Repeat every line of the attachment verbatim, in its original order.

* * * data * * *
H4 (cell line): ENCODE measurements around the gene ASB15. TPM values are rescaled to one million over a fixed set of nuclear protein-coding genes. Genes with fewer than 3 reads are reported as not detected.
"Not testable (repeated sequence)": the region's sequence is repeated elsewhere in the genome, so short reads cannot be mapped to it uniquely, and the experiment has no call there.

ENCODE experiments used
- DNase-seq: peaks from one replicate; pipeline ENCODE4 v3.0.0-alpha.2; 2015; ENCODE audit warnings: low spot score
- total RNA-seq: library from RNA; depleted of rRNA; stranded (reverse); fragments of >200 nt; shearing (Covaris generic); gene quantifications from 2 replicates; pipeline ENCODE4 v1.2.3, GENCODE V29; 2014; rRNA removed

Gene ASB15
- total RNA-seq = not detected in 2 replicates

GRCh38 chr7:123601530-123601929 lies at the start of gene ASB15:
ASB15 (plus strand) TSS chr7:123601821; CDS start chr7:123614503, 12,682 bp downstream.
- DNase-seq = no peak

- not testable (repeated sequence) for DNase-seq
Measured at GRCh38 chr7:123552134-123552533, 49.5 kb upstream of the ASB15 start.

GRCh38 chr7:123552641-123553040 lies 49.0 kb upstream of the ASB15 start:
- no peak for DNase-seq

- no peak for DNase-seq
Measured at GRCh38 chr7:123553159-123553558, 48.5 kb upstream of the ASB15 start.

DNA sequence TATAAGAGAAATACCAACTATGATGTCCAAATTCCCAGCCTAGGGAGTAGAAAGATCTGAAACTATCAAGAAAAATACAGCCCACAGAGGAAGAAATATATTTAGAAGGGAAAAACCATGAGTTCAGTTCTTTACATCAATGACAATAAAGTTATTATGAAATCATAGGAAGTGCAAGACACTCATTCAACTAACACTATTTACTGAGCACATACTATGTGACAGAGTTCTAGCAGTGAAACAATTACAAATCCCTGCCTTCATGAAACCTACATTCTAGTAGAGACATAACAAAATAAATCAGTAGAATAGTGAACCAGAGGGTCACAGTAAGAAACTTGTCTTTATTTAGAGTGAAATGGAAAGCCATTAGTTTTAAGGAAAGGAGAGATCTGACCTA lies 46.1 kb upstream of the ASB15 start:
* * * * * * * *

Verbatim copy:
H4 (cell line): ENCODE measurements around the gene ASB15. TPM values are rescaled to one million over a fixed set of nuclear protein-coding genes. Genes with fewer than 3 reads are reported as not detected.
"Not testable (repeated sequence)": the region's sequence is repeated elsewhere in the genome, so short reads cannot be mapped to it uniquely, and the experiment has no call there.

ENCODE experiments used
- DNase-seq: peaks from one replicate; pipeline ENCODE4 v3.0.0-alpha.2; 2015; ENCODE audit warnings: low spot score
- total RNA-seq: library from RNA; depleted of rRNA; stranded (reverse); fragments of >200 nt; shearing (Covaris generic); gene quantifications from 2 replicates; pipeline ENCODE4 v1.2.3, GENCODE V29; 2014; rRNA removed

Gene ASB15
- total RNA-seq = not detected in 2 replicates

GRCh38 chr7:123601530-123601929 lies at the start of gene ASB15:
ASB15 (plus strand) TSS chr7:123601821; CDS start chr7:123614503, 12,682 bp downstream.
- DNase-seq = no peak

- not testable (repeated sequence) for DNase-seq
Measured at GRCh38 chr7:123552134-123552533, 49.5 kb upstream of the ASB15 start.

GRCh38 chr7:123552641-123553040 lies 49.0 kb upstream of the ASB15 start:
- no peak for DNase-seq

- no peak for DNase-seq
Measured at GRCh38 chr7:123553159-123553558, 48.5 kb upstream of the ASB15 start.

DNA sequence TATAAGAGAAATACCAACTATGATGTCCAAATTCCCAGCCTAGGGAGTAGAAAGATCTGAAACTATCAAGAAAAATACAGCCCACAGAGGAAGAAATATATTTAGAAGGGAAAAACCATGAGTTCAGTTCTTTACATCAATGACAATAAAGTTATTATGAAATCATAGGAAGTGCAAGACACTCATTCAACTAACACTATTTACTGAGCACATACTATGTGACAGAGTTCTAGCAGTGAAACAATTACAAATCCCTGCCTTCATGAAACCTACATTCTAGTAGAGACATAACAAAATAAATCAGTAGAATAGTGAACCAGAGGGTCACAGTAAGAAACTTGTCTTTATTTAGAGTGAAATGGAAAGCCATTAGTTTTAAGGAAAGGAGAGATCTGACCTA lies 46.1 kb upstream of the ASB15 start: